Advice Column, Parenting

The Unintended Comparisons We Make As Mothers

  • JustEllaBella
  • Category Advice Column, Parenting

We are always told not to compare kids to each other, but forget that the same applies to ourselves. We are told not to worry that while your friend’s child is composing sonnets, yours can barely string  two words together. You shouldn’t be overly concerned that your little one is bum scooting behind his running peers or that your niece can use chopsticks while your child hasn’t quite mastered the spoon.

We know making comparisons is wrong,  but what happens if the person you are comparing to others is yourself. I had my son a few months after my best friend had her twins, she was breast feeding two, while looking amazing (I swear she was in better shape than before the babies) and just seemed to have her ducks in a row.

In a “routine, sleep at a certain time, eat your food and play together nicely” row. As the eldest of 13 grand children I  thought my hundreds of hours of baby sitting would stand me in good stead and imagined I would have a similar row of ducks with my baby. My son however kicked all my ducks out of their proverbial row at birth already. He was born with problems breathing and was only allowed to go home with us after a stint in NICU. This meant I was not responsible for having him fall asleep those first two weeks, I just had to feed him and go  – which messed with our bonding and didn’t make for the best routine. At home he needed to sleep at an angle because of severe reflux and breathing problems and having lost his brother to neonatal death the year before, I was a wreck. I literally didn’t sleep, I just watched him like a hawk. I caught up on a lot of reality TV around that time as I carefully monitored his breathing while his beautiful Moses basket went virtually untouched.

There was a lot of crying… “He is colicky”, the doctor told me “You are quite bad at this mothering thing”, my mind told me. It didn’t help that I overheard a nurse say to another that I was not very confident with him. Eventually we got into a routine me and my little boy, my supportive husband in tow, but those ducks just never fell into formation like I had hoped. I was super freaked out, my kid wasn’t walking, sleeping or eating on schedule and judging by the moms in the mommy group , who seemed to have everything firmly under control, I was to blame. They never said anything, in fact they were/are super supportive, but I started comparing myself to them and driving myself batty. Compared to their kids he didn’t eat  balanced enough meals, I failed to get him to sleep at 7.30PM, he walked late which must be because I put him in a walker and his vocabulary was lacking because I clearly didn’t speak to him enough.

“I’m failing my child!!!”,  are the words that ran through my mind.

Not sure when the breakthrough came  but I managed to pull myself towards myself – think it’s after I got a bit of a talking to from my husband. He reminded me that our son was an original and that I needed to start thinking of him like that. I needed to ditch some of the “expert advice” and listen to my heart. That is what I have been trying; being my own kind of mom instead of “the right kind”.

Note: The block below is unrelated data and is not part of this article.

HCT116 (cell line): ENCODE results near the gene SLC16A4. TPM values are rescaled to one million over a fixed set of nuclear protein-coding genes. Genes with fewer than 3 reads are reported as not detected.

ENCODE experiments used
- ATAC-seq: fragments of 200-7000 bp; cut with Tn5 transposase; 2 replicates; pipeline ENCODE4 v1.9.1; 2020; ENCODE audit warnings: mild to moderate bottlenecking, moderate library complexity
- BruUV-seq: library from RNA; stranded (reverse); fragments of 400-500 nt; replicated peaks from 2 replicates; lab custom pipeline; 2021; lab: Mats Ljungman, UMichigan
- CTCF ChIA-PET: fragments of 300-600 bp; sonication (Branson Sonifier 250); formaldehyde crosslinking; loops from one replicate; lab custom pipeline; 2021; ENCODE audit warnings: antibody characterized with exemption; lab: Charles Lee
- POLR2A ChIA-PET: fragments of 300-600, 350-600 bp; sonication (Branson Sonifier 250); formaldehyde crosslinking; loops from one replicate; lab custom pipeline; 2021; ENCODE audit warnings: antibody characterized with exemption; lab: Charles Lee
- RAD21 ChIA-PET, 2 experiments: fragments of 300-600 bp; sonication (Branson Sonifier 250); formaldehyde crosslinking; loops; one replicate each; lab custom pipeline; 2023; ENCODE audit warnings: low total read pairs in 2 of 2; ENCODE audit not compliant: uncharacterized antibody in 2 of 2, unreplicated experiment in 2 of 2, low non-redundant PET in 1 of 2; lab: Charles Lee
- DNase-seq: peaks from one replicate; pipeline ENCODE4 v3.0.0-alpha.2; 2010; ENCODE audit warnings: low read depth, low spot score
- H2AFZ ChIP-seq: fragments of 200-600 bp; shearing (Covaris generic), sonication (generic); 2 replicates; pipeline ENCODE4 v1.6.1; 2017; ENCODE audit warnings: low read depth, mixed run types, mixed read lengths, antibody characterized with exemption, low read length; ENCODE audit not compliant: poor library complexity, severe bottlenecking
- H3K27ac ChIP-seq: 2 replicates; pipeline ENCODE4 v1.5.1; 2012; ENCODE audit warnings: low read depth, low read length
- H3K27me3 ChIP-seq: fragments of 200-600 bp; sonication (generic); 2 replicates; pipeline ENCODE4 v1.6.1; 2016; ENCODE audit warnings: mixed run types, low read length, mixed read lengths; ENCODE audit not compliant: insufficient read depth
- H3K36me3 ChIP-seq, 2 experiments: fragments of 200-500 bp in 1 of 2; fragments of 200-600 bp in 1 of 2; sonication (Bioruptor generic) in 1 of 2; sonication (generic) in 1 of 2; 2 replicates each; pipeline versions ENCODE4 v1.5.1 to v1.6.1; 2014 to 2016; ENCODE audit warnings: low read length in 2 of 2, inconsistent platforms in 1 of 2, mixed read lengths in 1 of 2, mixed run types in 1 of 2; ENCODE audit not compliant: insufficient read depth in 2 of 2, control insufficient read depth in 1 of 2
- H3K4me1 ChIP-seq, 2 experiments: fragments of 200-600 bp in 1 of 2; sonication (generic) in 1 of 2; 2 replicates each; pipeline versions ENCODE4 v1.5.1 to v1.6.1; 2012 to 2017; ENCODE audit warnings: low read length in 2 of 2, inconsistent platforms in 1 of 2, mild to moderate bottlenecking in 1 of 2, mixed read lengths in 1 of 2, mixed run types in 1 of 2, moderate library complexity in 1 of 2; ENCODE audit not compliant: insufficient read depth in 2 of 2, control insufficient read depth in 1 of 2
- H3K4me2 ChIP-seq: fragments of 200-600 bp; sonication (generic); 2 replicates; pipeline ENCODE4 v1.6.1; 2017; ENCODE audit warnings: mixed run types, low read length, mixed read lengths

Our 19-month-old chatter box doesn’t go to bed early.  I did however  manage to reign him in from his 12pm+ bedtime and he is now asleep by 9pm. Yes that’s late, but he sleeps through the night, goes to bed without a bottle and gets to spend time with his parents who get home from work late every night.

He sleeps in a “big boy bed” and although I’ve been told by top sleep experts that my decision to put him there since around six months was not a good one, he no longer screams himself to sleep like he did in the crib and doesn’t  endanger himself by trying to climb out. He doesn’t put himself to sleep though (part of why a sleep expert told me to put him back in his crib) instead my husband and I take turns to snuggle with him in bed, we read to him and pray with him and sneak out as he gets drowsy. I’m told this isn’t ideal but it works for us. He doesn’t eat proper “grown-up” food yet, the reflux has turned him into the pickiest eater ever, even though he doesn’t suffer anymore. He only eats a limited amount of things, this used to freak me out (okay it still does now and again – the kid has never ever had meat). But now I give him what he does eat, lots of fruit and crackers and veggie food pouches, while trying to introduce new things to him everyday, I even have a drawer of healthy snacks for home and school that I let him pick out of.

Forcing him to eat what I want him to eat was making for a very bad situation, tears, screaming, food being thrown, and don’t even get me started on what he did. Now he gets to try our food every night, with a backup so I’m sure he doesn’t go to bed hungry. He even helps me prepare  food for the family like salads which he merrily chomps on as we work.

My son plays in the dirt (all the time), eats chocolate(despite my previous, no sweets rule), walks around barefoot, eats things from the floor and insists on fist bumping random people all the time. Oh, and did I mention he has a tendency to lay down wherever he is and make himself comfortable? He is not the neat, never naughty, sit in the corner and draw kid I expected, but then again  I’m not the strict, organised, everything on it’s place, back in shape mom I expected either.

But you know what, I did get my ducks in a row…even if they are  multi-coloured ducks who are dancing to the songs in my head. Oh and as for my friend, her kids are doing well and she is still an awesome mom, but I’m slightly pleased to report that she has her bad days too  and hopes to one day  go to the bathroom without an audience – just like the rest of us 😉

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